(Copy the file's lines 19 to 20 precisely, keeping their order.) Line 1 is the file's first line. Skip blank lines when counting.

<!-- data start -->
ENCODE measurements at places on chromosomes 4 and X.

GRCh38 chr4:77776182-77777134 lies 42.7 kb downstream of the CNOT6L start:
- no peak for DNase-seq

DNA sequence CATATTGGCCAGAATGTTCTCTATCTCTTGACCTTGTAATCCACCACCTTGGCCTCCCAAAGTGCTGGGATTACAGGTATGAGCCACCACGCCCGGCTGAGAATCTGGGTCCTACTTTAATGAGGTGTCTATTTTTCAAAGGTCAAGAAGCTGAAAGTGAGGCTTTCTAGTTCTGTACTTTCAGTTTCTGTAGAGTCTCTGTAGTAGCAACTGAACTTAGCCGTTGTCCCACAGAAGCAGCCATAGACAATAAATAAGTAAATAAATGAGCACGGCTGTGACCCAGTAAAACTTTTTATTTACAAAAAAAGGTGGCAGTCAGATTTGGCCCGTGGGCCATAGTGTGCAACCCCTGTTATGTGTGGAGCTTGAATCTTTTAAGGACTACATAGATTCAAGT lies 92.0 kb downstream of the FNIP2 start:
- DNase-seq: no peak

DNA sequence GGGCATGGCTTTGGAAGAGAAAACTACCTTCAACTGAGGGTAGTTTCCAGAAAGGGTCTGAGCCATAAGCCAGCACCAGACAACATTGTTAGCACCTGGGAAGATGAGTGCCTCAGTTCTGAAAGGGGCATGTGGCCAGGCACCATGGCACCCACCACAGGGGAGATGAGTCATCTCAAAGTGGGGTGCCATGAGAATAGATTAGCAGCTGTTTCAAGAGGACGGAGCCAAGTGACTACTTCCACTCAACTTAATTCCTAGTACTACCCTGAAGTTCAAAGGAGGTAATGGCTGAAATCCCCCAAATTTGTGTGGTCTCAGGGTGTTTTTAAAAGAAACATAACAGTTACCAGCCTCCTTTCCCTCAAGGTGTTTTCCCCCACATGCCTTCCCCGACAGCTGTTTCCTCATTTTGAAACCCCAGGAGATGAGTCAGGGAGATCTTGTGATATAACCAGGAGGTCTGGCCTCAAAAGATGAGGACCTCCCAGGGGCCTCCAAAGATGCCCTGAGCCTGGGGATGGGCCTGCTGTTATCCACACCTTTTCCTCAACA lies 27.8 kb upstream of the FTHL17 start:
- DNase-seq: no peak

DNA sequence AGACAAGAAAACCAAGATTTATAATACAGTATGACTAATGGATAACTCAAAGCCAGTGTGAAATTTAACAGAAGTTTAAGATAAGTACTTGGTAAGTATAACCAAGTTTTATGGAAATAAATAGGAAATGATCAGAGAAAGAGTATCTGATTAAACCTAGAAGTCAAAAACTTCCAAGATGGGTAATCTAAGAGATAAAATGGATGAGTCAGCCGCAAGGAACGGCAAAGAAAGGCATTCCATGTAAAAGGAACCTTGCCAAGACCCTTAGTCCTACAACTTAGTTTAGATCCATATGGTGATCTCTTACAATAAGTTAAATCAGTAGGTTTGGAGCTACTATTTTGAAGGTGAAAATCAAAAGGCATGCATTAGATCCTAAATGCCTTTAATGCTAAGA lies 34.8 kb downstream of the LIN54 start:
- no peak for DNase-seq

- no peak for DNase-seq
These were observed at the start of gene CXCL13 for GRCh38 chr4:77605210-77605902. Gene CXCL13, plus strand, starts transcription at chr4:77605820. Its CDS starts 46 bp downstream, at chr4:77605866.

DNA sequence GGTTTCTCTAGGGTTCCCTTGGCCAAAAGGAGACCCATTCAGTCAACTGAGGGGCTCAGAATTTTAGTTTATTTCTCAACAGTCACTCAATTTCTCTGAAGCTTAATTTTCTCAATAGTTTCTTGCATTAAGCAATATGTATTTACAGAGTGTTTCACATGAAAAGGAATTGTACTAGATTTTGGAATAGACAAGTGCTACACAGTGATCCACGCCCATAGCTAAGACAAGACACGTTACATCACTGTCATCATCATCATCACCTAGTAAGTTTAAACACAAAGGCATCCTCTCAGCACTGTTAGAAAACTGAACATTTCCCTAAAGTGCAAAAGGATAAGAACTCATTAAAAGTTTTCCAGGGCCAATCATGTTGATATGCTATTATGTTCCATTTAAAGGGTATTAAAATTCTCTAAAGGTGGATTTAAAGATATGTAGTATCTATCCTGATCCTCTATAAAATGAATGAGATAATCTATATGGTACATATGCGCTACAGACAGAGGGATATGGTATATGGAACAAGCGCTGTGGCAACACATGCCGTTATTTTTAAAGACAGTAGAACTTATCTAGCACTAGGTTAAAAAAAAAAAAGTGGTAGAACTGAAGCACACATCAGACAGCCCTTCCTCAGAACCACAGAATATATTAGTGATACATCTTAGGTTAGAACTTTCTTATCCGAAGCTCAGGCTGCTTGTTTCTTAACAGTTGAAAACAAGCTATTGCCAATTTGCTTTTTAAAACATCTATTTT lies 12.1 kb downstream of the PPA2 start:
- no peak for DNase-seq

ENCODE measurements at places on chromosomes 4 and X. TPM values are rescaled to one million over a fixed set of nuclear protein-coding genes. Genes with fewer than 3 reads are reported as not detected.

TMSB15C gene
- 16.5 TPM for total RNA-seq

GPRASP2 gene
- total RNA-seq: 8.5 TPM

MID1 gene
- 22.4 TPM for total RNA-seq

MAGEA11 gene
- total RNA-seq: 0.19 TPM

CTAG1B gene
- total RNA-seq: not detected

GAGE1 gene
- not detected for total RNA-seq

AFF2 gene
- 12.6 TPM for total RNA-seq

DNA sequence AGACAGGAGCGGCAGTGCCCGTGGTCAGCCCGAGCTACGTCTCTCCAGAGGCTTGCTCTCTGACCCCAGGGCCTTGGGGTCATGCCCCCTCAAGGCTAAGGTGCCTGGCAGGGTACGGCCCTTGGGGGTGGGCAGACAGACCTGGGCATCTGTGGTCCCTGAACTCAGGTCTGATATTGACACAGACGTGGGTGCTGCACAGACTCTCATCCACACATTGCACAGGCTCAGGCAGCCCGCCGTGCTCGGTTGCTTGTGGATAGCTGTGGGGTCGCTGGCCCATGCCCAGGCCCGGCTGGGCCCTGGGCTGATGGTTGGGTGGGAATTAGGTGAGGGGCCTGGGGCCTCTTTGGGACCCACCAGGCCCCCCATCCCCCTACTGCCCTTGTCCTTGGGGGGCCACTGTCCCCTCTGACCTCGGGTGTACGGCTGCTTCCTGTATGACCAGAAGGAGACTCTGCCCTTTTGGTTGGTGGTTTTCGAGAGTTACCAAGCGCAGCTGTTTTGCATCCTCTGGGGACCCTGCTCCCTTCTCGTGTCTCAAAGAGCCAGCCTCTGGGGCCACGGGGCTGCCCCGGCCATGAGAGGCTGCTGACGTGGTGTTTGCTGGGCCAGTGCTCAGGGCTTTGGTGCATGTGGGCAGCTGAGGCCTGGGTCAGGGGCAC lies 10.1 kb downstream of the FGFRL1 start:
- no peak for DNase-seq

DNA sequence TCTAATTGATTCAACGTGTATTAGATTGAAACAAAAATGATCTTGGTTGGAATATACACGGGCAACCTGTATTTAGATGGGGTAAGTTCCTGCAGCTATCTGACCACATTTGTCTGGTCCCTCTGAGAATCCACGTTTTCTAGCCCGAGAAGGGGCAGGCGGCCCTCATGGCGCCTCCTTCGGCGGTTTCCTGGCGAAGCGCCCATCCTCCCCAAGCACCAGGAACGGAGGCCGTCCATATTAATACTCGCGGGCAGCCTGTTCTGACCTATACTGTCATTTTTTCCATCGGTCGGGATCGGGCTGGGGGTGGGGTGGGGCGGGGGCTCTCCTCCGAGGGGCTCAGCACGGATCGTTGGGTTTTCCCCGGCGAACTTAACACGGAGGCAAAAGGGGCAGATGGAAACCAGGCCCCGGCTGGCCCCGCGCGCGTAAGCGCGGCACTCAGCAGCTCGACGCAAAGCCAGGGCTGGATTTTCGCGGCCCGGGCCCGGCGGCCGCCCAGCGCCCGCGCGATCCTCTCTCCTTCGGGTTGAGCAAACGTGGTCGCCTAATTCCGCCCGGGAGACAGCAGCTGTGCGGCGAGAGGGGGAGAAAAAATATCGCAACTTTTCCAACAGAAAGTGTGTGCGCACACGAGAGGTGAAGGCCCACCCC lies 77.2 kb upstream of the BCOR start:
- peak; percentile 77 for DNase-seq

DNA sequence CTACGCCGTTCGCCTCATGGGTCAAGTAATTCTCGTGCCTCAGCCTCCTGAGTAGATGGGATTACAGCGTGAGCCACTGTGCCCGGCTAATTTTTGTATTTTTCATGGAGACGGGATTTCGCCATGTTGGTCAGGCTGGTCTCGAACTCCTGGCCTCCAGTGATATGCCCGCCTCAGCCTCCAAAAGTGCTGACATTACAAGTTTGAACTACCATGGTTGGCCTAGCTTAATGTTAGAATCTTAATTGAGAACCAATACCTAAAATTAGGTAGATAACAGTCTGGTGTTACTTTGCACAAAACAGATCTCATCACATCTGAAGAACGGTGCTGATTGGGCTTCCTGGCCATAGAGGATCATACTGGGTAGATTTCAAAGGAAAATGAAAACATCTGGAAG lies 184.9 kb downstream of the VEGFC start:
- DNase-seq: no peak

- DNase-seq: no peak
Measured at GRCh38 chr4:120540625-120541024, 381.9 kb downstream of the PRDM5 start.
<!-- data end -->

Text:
MID1 gene
- 22.4 TPM for total RNA-seq